- Creative split test between multiple creative types
- Split test with a single creative type vs. a mix of creative types
6. Selecting the right audiences (right target audience, right audience size)
Why should I care?
- Right target audience: Facebook can usually find the right people within an audience for you to advertise to, so using overly granular audiences is unnecessary. However, if your product is more niche, you might be wasting money on people that are not relevant to your business.
- Right audience size: Too small audiences can become saturated quickly. On the other hand, targeting too large audiences may be a waste of money if your product is relevant only for a part of the audience.
How can I test or apply this?
- Right target audience: If your product is applicable for the majority of the population (e.g. T-shirts), broader audiences should work for you. With more niche products (e.g. high-end luxury watches for women), you need to be more specific.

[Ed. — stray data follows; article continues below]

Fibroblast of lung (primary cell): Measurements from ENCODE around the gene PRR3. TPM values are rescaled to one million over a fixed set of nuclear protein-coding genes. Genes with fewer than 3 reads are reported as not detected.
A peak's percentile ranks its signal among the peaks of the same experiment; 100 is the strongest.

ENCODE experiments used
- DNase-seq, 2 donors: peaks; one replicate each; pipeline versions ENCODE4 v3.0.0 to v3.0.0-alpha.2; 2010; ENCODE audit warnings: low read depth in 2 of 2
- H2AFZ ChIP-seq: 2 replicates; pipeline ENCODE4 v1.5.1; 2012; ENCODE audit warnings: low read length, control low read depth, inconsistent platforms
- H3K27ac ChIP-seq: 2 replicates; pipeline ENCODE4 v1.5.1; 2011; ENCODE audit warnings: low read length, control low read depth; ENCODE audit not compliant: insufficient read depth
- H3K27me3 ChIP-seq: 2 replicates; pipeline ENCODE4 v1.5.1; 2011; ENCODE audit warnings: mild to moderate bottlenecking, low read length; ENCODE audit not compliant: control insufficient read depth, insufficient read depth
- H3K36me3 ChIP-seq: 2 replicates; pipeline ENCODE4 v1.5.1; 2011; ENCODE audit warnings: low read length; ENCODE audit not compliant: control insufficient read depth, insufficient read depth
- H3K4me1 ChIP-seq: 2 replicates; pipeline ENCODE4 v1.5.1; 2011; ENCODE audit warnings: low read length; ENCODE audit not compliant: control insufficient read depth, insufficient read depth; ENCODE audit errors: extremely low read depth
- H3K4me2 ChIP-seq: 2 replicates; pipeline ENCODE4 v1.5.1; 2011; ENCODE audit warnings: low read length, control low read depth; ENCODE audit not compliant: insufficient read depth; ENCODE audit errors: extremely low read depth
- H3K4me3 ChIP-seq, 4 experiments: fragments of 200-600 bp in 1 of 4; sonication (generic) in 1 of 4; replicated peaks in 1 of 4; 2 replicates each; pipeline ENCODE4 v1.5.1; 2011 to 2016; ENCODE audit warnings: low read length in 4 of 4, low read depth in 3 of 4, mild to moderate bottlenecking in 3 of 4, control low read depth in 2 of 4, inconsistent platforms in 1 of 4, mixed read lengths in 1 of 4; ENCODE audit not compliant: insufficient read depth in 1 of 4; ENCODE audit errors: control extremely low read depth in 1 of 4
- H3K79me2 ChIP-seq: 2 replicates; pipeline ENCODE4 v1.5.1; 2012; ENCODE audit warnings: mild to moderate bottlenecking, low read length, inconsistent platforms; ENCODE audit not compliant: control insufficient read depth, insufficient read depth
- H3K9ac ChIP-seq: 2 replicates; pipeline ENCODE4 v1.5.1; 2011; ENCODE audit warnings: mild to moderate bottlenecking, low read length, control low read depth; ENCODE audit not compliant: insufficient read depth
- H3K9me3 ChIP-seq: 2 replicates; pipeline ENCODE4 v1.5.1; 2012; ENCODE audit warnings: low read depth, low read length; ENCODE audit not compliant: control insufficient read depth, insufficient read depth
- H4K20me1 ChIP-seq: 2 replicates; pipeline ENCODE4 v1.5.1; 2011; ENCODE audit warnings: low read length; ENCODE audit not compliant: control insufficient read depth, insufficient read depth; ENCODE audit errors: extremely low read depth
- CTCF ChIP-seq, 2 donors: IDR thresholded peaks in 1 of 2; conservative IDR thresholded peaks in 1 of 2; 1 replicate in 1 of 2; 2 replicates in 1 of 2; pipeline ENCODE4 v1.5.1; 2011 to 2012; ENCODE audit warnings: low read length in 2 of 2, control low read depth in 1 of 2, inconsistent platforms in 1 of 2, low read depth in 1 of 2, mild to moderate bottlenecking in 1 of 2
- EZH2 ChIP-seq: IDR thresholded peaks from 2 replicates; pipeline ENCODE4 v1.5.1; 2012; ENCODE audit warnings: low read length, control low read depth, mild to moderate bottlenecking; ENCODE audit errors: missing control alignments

- Right audience size: First think of, who you want to reach, as highlighted above, and what do you want to achieve with your advertising. if you want to reach everyone in the population, your audience size will be large (eg. all Facebook users in the US). if you need to be more specific, your audience will be narrower. Optimal prospecting audience size is mostly in relation to advertisers budget (try to reach some 10% of the audience to give Facebook room to optimize who to target).